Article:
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Mosaic: A Family Memoir Revisited Hardcover – August, 2004

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Mosaic: A Family Memoir Revisited + Basil Street Blues: A Memoir
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Editorial Reviews

From Publishers Weekly

In 1999, British biographer Holroyd (Lytton Strachey, Bernard Shaw) published his memoir Basil Street Blues, and devoted readers wrote him letters with testimonies and memories that both enhanced and contradicted the careful family history he'd attempted to write. Now, Holroyd delves back into his family's past to "fill one more gap," resulting in a "requiem... a love story... a detective story, [and] finally a book of secrets revealed." However, revisiting his history a second time around does nothing to relieve the author's difficult moral dilemma: how does one respect a family's privacy while attempting to accurately render their lives? Holroyd spends most of the book delving further into the shadowy pasts of his grandmother (who was the mistress of French anarchist Jacques Prévert), mother and aunts, and into his own roller-coaster love affair with a colorful and passionate writer named Phillipa Pullar, whose "moods lurched and swerved violently, unaccountably—she swallowed purple hearts, anti-depressants, sleeping pills, all mixed with alcohol." Many of his recollections are fascinating portraits of individuals coming of age in the early 1900s, though readers unfamiliar with Basil may tire of the lengths to which the author goes to uncover the minutiae of what may seem like "extravagantly humdrum people." Illus. not seen by PW.
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From The New Yorker

"Basil Street Blues," a 1999 memoir by the well-known British biographer, recounted his feckless parents' slide from fortune in a masterly panorama of waning upper-middle-class life. This sequel clears up loose ends: readers, sometimes irate, write to correct aspects of the family story, and Holroyd hunts, often at extravagant length, for archival clues about some of the more elusive characters. This makes for a bit of a grab bag, but Holroyd can make even the red tape surrounding probate seem comic and sad. He comes closer to self-portrait than previously, wryly pointing up the detachment beneath his equable exterior. At the funeral of a nonagenarian aunt, he is the only mourner until a representative of her nursing home, who never met her, arrives and promptly bursts into tears: "Anyone seeing us must have concluded that she is the sorrowing relative and I the bland official."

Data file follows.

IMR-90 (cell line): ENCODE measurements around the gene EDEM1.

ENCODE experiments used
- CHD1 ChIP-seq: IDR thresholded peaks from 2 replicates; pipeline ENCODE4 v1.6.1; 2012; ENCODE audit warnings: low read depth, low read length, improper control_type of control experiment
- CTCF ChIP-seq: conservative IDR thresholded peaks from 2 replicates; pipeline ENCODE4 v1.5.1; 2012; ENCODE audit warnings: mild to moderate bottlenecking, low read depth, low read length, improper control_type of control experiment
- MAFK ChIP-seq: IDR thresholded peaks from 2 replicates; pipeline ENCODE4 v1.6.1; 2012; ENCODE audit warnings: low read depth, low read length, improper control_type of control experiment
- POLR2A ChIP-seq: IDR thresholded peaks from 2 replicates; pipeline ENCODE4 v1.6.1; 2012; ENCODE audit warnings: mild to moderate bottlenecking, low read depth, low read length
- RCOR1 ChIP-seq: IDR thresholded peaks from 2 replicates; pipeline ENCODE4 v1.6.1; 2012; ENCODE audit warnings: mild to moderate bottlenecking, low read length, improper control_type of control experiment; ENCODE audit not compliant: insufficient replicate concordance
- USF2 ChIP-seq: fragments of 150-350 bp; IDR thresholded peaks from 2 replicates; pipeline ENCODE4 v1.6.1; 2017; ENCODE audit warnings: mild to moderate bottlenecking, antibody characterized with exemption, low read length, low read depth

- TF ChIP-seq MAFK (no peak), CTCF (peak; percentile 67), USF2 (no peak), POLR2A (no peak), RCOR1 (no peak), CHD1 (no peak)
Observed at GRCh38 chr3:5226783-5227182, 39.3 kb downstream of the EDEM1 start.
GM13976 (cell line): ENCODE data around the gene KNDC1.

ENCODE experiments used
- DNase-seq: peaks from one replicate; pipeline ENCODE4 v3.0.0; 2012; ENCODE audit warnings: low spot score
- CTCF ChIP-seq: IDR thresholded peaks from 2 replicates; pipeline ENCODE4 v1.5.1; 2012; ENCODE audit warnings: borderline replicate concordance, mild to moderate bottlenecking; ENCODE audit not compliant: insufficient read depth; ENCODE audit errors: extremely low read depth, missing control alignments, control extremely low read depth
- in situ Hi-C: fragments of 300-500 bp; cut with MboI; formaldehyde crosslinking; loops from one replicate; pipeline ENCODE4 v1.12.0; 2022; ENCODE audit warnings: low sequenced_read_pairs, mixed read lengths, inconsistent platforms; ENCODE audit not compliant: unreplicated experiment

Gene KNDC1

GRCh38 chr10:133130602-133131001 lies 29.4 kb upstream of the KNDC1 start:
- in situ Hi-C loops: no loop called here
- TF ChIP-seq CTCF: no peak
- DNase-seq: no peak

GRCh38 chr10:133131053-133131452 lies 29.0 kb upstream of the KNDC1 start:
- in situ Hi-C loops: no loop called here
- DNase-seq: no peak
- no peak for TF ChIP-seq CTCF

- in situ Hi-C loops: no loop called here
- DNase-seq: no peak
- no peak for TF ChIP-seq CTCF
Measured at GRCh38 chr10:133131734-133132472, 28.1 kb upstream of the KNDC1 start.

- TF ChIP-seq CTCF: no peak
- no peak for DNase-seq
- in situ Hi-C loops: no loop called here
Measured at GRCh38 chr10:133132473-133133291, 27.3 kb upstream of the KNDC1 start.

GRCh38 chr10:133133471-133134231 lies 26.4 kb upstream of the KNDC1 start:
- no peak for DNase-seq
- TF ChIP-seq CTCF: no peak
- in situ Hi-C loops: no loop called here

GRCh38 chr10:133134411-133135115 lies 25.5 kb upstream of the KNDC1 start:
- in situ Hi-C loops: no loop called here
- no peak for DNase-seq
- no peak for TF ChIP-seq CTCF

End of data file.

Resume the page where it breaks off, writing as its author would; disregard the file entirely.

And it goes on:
Copyright © 2005 The New Yorker

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Product Details

  • Hardcover: 288 pages
  • Publisher: W. W. Norton & Company; 1st American Ed edition (August 2004)
  • Language: English
  • ISBN-10: 0393052737
  • ISBN-13: 978-0393052732
  • Product Dimensions: 6.5 x 1.1 x 9.6 inches
  • Shipping Weight: 1.1 pounds (View shipping rates and policies)
  • Average Customer Review: 4.0 out of 5 stars  See all reviews (1 customer review)
  • Amazon Best Sellers Rank: #193,384 in Books (See Top 100 in Books)

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Most Helpful Customer Reviews

3 of 3 people found the following review helpful By Ralph Blumenau TOP 1000 REVIEWER on September 29, 2011
Format: Hardcover
Michael Holroyd had done much research in `Basil Street Blues' into the history of his family (see my Amazon review). But after he had published it in 1999, he discovered, in one way or another, a lot more about their lives and about those who were never, strictly speaking, formally members of the family - enough to make this book, published five years after the first. He says in his preface that he has composed it "so that anyone can follow the narrative without having read, or remembered, the earlier book." That does mean that anyone who had recently read the first book (or indeed anyone who reads the edition in which the two books are printed in one volume) will find some repetition - not only of events and characterizations, but also of the author's own attitudes. So, for instance, near the beginning of the present volume he rages again against the bureaucracy that follows a death of his aunt Yolande (who had still been alive - just - when he wrote "Basil Street Blues"); the previous volume had had a similar tirade after the earlier death of his father.

However, there is certainly a lot of new material. He tells us what readers of `Basil Street Blues' have written to him, some of which gives him information he had not had before. One of his readers, the novelist Margaret Forster, had said that in the previous volume he had revealed relatively little about himself. This leads first to his ruminations about how, as a biographer, he probably hid his own personality behind those of his subjects. He first seems to evade describing himself by setting a class of students he had at one time in the United States an assignment to describe how he appeared to them.
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Mosaic: A Family Memoir Revisited
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